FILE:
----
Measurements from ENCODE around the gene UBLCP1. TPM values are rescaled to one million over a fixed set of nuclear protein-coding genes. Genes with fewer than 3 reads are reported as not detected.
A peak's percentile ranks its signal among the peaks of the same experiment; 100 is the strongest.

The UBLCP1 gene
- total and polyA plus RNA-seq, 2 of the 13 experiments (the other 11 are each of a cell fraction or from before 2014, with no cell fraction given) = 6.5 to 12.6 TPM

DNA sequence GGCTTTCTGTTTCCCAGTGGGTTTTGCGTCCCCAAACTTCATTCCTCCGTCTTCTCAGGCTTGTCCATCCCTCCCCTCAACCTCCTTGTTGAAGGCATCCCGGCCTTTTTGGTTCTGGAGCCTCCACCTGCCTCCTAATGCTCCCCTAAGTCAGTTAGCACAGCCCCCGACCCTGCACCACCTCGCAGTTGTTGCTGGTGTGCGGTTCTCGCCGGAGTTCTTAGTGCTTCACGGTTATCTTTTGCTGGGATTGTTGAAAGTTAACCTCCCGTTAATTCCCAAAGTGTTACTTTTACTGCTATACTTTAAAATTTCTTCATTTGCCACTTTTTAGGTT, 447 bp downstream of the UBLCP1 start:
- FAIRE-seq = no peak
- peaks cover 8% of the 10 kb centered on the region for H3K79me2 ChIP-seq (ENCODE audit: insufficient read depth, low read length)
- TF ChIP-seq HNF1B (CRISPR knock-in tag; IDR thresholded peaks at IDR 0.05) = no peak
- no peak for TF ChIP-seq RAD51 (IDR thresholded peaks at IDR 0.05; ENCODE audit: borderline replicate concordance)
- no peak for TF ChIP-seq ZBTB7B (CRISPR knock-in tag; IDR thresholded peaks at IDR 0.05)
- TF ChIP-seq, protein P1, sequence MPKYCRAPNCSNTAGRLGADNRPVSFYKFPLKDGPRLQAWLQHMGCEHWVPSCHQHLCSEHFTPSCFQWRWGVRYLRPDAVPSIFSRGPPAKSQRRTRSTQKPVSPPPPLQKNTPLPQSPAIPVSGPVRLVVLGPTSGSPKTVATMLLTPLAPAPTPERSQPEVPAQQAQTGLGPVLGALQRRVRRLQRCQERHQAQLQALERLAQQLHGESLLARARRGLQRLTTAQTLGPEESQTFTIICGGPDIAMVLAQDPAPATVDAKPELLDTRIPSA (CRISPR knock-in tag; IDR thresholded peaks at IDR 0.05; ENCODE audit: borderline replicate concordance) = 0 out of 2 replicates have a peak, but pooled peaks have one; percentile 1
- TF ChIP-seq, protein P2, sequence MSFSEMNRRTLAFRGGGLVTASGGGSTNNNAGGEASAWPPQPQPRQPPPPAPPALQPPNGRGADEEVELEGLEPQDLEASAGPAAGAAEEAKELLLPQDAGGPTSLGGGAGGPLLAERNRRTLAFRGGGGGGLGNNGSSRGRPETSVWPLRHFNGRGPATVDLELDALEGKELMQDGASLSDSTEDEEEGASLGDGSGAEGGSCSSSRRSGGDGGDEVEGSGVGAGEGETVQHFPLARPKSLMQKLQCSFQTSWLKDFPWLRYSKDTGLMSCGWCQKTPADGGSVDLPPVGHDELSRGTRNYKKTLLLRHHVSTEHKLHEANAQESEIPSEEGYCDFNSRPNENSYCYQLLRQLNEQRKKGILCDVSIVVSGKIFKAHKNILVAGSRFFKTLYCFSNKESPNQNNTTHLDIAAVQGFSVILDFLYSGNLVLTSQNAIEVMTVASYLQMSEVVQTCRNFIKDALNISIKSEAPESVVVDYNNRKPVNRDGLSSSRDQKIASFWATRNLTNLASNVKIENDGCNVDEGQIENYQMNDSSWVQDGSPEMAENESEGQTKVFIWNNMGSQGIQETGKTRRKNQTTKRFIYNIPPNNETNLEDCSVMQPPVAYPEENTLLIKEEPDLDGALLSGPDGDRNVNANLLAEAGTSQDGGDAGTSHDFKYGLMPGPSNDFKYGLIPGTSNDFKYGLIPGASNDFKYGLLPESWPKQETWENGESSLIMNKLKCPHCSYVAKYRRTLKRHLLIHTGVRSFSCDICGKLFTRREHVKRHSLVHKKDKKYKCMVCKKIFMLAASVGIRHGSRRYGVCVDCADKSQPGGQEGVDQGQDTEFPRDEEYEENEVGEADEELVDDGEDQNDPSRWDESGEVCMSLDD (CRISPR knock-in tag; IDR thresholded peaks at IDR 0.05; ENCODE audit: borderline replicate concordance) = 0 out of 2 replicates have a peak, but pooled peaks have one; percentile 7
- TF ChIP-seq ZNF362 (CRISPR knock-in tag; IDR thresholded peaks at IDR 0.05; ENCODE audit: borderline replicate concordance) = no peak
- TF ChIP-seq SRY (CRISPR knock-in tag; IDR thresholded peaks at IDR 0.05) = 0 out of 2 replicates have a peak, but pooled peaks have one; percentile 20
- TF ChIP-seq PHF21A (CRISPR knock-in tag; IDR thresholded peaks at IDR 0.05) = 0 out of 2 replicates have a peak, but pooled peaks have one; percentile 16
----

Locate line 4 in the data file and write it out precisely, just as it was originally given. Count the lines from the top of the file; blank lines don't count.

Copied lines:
- total and polyA plus RNA-seq, 2 of the 13 experiments (the other 11 are each of a cell fraction or from before 2014, with no cell fraction given) = 6.5 to 12.6 TPM